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Classification System: APG IV

Superregnum: Eukaryota
Regnum: Plantae
Cladus: Angiosperms
Cladus: Eudicots
Cladus: Core eudicots
Cladus: Rosids
Cladus: Eurosids I
Ordo: Fabales

Familia: Fabaceae
Subfamilia: Caesalpinioideae
Tribus: Acacieae
Genus: Acacia
Species: Acacia stigmatophylla

Acacia stigmatophylla A.Cunn. ex Benth.

London J. Bot. 1: 377. 1842

Acacia stigmatophylla, also known as djulurd, is a shrub belonging to the genus Acacia and the subgenus Juliflorae the is endemic to northern parts of Western Australia.


The shrub typically grows to a height of 1 to 4 metres (3 to 13 ft)[1] and has smooth dark grey coloured bark. The glabrous, angular to flattened branchlets have red-brown to light brown colour and have resinous ridges. The straight, green phyllodes have a narrowly elliptic to oblanceolate shape. The phyllodes have a length of 2.5 to 7 cm (0.98 to 2.76 in) and width of 6 to 23 mm (0.24 to 0.91 in) and a small knob-like mucro at the apex and three prominent longitudinal nerves.[2] It blooms from January to October producing yellow flowers.[1] The cupular flowers widely spaced and the petals have a prominent midrib. After flowering brown woody, narrowly oblanceolate, flat, seed pods form that are basally narrowed form. The pods have a length of 3 to 7 cm (1.2 to 2.8 in) and a width of 4.5 to 8.5 mm (0.18 to 0.33 in) and open elastically from the apex. The dark brown seeds inside have a broadly oblong-elliptic shape and are 4 to 6 mm (0.16 to 0.24 in) in length.[2]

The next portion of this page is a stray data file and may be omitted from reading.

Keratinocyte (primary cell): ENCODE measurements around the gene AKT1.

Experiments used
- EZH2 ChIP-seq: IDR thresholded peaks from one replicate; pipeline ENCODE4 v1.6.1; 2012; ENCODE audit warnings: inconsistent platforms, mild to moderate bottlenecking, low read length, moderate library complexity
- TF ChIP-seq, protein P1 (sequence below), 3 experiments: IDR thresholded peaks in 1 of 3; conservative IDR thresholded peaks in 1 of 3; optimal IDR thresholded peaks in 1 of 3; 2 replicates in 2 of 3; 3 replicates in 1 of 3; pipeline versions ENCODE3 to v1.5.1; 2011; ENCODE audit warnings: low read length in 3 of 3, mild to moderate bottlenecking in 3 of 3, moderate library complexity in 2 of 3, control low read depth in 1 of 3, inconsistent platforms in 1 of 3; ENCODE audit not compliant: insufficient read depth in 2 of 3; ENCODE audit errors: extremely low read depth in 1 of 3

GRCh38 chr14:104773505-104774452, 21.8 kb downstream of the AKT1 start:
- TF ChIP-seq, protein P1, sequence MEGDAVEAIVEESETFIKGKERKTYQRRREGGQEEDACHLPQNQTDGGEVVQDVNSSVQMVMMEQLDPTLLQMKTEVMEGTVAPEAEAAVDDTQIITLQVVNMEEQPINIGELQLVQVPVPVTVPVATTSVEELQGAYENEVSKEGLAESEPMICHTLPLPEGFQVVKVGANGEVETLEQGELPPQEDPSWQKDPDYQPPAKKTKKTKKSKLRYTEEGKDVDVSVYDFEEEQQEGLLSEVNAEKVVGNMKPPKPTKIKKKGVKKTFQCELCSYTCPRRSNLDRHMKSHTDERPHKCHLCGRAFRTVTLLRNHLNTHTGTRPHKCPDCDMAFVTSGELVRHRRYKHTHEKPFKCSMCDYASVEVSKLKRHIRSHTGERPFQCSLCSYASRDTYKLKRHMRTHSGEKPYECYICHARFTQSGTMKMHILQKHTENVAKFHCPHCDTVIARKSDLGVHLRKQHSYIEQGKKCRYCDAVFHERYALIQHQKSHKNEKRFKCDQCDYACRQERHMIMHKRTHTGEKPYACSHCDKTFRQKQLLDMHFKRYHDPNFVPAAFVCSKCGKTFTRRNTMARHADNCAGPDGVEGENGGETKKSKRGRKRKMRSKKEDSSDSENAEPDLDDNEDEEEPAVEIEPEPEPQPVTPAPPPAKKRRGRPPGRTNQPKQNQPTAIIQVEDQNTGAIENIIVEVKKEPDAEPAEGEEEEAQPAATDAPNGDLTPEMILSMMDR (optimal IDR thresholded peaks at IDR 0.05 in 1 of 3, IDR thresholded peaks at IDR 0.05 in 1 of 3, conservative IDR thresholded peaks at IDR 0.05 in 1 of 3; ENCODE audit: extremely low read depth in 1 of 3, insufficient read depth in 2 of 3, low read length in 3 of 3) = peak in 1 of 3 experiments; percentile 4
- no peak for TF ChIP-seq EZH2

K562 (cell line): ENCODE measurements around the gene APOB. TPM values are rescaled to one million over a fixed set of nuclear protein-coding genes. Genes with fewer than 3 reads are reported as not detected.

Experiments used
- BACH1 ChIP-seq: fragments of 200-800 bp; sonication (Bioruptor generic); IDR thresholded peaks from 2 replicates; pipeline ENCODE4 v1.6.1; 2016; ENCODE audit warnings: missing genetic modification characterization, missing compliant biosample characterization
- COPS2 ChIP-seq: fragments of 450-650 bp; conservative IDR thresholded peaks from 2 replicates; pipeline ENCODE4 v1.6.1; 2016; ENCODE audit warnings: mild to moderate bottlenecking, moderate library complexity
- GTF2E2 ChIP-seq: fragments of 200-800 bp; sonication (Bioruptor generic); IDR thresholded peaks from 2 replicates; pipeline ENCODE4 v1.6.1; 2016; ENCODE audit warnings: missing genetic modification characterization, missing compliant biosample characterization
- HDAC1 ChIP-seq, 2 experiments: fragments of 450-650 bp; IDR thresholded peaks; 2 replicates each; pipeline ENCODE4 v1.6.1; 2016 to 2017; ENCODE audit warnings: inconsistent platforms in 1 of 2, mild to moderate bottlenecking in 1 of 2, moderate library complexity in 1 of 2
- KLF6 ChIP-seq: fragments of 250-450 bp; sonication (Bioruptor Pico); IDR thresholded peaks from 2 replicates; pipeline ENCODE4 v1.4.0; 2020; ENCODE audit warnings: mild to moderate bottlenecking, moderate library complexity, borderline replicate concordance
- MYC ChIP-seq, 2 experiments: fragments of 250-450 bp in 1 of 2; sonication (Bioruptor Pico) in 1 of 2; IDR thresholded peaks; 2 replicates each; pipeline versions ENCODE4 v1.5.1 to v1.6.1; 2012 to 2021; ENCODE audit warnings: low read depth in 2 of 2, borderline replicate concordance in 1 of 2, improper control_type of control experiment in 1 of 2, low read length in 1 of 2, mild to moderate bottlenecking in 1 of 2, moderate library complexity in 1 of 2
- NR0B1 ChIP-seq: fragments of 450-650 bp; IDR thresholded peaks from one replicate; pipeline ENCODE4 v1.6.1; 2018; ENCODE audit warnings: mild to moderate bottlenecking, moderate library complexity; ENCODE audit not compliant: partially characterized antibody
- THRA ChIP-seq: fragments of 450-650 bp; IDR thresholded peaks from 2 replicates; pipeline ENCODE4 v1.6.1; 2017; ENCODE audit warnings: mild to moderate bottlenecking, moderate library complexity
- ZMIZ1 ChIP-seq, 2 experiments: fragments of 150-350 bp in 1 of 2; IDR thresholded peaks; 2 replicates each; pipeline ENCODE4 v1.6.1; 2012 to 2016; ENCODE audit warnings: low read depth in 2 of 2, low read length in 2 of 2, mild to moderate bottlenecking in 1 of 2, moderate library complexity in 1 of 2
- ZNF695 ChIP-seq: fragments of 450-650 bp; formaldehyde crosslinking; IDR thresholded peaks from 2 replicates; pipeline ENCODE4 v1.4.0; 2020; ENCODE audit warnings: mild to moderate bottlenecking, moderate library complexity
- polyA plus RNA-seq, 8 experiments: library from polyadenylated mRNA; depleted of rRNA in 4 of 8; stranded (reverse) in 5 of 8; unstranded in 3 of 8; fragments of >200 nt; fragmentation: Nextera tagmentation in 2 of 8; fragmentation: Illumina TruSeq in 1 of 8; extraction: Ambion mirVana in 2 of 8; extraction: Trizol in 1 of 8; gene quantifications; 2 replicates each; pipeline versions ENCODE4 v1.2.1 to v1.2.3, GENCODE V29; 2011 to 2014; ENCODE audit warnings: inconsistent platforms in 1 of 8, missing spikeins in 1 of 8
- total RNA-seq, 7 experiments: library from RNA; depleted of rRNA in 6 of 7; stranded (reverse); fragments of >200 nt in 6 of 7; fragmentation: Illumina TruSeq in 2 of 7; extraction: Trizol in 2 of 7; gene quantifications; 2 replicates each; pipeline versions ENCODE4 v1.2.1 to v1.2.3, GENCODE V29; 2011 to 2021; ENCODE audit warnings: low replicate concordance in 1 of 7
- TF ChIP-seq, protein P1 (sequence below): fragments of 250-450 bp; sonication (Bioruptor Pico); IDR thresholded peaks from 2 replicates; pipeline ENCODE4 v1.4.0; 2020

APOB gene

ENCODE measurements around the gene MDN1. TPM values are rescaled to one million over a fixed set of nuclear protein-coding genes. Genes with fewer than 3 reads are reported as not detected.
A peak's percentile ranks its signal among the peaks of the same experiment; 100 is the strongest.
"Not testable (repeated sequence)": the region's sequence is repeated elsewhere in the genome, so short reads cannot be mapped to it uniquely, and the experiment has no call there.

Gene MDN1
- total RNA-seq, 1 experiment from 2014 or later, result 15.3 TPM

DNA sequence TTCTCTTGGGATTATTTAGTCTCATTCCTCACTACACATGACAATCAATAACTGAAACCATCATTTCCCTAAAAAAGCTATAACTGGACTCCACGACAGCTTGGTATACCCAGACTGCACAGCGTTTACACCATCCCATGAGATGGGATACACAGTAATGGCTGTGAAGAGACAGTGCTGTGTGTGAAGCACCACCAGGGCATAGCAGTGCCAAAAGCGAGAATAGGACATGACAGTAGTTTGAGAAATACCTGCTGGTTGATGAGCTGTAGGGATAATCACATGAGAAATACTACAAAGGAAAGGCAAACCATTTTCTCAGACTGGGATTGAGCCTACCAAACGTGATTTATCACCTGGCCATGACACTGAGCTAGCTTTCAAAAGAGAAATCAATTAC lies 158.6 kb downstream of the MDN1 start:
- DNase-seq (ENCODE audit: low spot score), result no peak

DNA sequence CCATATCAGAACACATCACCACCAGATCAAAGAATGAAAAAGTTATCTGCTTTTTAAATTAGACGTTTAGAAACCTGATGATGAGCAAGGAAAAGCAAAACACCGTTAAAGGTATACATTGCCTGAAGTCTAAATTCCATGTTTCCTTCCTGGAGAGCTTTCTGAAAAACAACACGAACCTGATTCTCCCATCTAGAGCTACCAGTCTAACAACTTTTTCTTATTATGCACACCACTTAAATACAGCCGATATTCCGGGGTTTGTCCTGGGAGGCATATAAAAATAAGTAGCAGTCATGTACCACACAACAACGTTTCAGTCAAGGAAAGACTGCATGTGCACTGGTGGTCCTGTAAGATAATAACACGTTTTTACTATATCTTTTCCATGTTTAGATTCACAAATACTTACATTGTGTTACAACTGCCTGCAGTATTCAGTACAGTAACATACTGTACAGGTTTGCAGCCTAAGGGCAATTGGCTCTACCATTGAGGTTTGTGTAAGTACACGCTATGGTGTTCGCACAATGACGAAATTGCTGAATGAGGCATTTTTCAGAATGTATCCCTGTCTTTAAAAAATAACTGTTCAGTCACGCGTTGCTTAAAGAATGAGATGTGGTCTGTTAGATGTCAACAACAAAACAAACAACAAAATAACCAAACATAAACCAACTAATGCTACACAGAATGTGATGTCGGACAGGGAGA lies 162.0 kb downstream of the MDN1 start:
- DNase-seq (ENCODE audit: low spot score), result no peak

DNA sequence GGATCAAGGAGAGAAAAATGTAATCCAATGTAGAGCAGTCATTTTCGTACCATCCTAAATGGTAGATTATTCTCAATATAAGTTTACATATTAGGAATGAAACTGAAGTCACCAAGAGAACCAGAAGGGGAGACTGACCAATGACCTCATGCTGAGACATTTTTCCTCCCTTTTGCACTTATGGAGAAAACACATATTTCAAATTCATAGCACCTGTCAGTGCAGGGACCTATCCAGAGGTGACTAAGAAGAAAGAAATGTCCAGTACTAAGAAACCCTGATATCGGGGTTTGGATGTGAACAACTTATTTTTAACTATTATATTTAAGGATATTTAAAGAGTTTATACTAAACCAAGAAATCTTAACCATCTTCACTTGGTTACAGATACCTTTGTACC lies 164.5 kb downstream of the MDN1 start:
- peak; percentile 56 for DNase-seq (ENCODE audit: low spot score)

It is native to a large area in the Kimberley region of Western Australia from around Broome and east to the border with the Northern Territory where it is situated in a large variety of habitat growing in sometimes skeletal sandy soils over granite, sandstone[1] or quartzite as a part of coastal monsoon forest on the hills and ranges above savannah grassland or open Eucalyptus woodland communities.[2]
See also

List of Acacia species


"Acacia stigmatophylla". FloraBase. Western Australian Government Department of Biodiversity, Conservation and Attractions.
"Acacia stigmatophylla". World Wide Wattle. Western Australian Herbarium. Retrieved 7 April 2019.

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